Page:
Friday, October 24, 2008


As a proponent for diversity, one thing that irritates me is the lack of intellectual diversity in the name of "diversity". We talk all day long about being diverse, but when it comes to religion and politics diversity is off limits. We are required to be homogeneous. I do grant that one challenge of multiculturalism is that it fosters an atmosphere of political correctness. There are many benefits to multiculturalism that are discussed in passed blogs. I am not saying I do not agree with diversity, I embrace it. But we have to stay accountable to the mission of diversity and that is to grow though our experience. One area to grow in is intellectual growth. Political correctness hinders Intellectual diversity. How? Allow me to explain.

Political Correctness dictates that one frame of reference is a nobler frame of reference over another. For example: "Don't say Merry Christmas because you may offend people who do not observe the Christian version of the Holiday Season." This implies that the person who does not say "Merry Christmas" is more enlightened than the rest of us. You also assume that no one will be offended if you do not say Merry Christmas. What then? By default the position that is most general will always be thought of as more "noble." Who decided that? Since when did the "generic brand" become the enlightened position for anything? By blindly including all forms of thought you restrict the intellectual freedom to question. It is this attitude of questioning and freedom of academic thought that brought all the great thinkers of our history into the recognition that they have today.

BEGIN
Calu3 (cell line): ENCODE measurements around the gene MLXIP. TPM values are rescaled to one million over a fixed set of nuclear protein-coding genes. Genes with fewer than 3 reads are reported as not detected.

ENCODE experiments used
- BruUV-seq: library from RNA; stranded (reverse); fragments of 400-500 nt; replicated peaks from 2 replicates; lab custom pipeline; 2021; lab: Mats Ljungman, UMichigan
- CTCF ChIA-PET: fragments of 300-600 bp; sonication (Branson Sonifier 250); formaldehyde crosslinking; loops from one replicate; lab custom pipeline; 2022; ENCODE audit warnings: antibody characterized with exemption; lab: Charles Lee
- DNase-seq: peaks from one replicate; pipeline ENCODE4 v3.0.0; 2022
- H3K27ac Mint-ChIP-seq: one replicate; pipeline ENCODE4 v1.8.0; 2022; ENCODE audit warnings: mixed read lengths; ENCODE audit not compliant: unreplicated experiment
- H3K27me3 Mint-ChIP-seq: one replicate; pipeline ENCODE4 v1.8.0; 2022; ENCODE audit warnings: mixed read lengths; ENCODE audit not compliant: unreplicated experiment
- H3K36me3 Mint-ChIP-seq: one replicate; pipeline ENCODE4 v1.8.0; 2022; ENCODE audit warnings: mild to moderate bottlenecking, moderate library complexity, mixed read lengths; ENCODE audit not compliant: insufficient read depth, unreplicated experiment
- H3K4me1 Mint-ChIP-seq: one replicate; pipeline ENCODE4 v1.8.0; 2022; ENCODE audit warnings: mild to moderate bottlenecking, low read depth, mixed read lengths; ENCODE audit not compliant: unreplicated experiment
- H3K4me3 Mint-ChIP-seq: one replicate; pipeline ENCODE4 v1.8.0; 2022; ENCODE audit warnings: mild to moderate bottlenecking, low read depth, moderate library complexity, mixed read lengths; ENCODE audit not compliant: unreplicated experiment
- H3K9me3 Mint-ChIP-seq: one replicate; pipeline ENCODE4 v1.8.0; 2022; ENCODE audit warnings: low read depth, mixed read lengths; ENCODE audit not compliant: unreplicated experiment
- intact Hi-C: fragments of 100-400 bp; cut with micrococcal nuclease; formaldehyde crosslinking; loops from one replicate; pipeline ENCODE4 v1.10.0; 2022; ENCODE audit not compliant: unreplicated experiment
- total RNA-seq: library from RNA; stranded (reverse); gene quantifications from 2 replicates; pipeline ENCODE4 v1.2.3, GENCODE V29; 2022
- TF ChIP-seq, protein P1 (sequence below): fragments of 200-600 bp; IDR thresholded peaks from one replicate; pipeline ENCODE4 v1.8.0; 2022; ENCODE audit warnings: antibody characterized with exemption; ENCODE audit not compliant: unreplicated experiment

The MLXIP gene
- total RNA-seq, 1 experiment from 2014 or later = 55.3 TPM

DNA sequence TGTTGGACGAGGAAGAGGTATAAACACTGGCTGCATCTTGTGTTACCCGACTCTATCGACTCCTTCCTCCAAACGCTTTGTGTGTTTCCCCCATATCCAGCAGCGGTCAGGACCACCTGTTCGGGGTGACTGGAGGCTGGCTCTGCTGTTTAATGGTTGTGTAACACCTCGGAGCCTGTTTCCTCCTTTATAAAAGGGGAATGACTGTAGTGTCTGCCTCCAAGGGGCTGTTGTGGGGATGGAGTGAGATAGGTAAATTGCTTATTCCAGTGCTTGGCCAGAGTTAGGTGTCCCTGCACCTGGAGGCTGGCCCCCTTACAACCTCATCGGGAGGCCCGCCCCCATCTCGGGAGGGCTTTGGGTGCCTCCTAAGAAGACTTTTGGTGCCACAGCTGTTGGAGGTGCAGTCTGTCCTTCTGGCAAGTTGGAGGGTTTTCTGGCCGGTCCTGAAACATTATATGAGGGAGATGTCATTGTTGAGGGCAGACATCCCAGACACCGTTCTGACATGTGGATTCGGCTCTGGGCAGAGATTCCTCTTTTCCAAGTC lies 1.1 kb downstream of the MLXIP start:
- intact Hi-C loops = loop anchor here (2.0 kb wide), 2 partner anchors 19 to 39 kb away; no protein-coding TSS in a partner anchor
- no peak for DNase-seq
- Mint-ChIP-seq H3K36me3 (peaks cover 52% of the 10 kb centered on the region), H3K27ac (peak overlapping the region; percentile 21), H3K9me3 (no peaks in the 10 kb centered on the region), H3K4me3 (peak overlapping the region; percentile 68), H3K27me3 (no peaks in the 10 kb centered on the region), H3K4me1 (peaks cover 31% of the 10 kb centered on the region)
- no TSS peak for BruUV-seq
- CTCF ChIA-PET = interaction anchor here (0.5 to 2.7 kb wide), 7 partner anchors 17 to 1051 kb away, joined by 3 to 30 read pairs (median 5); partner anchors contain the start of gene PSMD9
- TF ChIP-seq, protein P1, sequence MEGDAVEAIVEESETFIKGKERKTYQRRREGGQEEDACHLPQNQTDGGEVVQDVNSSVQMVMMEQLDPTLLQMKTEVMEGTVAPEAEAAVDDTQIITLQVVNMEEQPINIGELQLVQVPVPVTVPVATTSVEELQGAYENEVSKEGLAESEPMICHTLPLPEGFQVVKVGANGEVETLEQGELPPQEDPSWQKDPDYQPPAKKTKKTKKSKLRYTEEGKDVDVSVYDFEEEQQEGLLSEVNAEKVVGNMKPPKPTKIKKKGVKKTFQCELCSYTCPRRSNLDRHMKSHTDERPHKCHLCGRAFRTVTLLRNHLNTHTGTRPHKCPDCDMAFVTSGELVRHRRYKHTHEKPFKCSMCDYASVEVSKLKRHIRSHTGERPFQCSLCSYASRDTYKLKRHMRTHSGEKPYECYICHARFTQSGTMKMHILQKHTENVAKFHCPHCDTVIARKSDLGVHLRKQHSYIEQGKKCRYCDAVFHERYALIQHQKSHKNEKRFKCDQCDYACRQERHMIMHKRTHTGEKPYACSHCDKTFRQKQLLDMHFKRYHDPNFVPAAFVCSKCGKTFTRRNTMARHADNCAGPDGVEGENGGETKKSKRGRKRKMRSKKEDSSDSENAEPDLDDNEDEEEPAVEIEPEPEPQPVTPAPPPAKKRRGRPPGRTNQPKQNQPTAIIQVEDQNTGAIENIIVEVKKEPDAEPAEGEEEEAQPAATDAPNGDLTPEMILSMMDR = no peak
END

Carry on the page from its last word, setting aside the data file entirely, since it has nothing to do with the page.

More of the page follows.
As a masters or PhD student you must defend your point of view (Thesis) before a panel of professors. Even if the professors totally agree with you they are required to question and drill you so that you are sure your theory can hold water. What if we took a political correct approach? If the professors didn't say anything that would offend the masters and PhD students, then we would have some pretty flimsy theories out there and we would not be making intellectual progress.

There was a professor at my school that said "I believe all illegal immigrants should be deported immediately!" Many people demanded that he step down from his position. They demanded that he be fired for his comments of "racism." I am a Latino. I have several friends that are here in this country illegally. I don't want to see them deported. I don't believe that simply deporting illegal immigrants is going to solve our immigration problem. However, I also know that we live in a country where we have the right to our own opinion and freedom to express that. If this professor were to be fired then what does that say about the value of intellectual diversity in a public academic institution? Why should I assume that my opinion is nobler than his? He simply stated that people who break the law should be punished a certain way.

By introducing a standard whose goal is non-confrontation and not intellectual honesty, are we not hindering intellectual growth of our society?

1 comment:

Abby said...

Well said Andy. I agree with your point of view.

I tell people often they better watch out. When you restrict people, you are on a slippery slope. Right now we are lucky. We are in the majority religion. Someday we may not be. I do not want to see the day that someone says they are offended by me bringing my Bible into Starbucks (as if I would go to Starbucks (;). But if we are not careful, that is where it will lead. In my opinion of course.

Free will. We all have it and it was given to us by God Himself. Why must we mandate how people use it?

It was great to see you yesterday!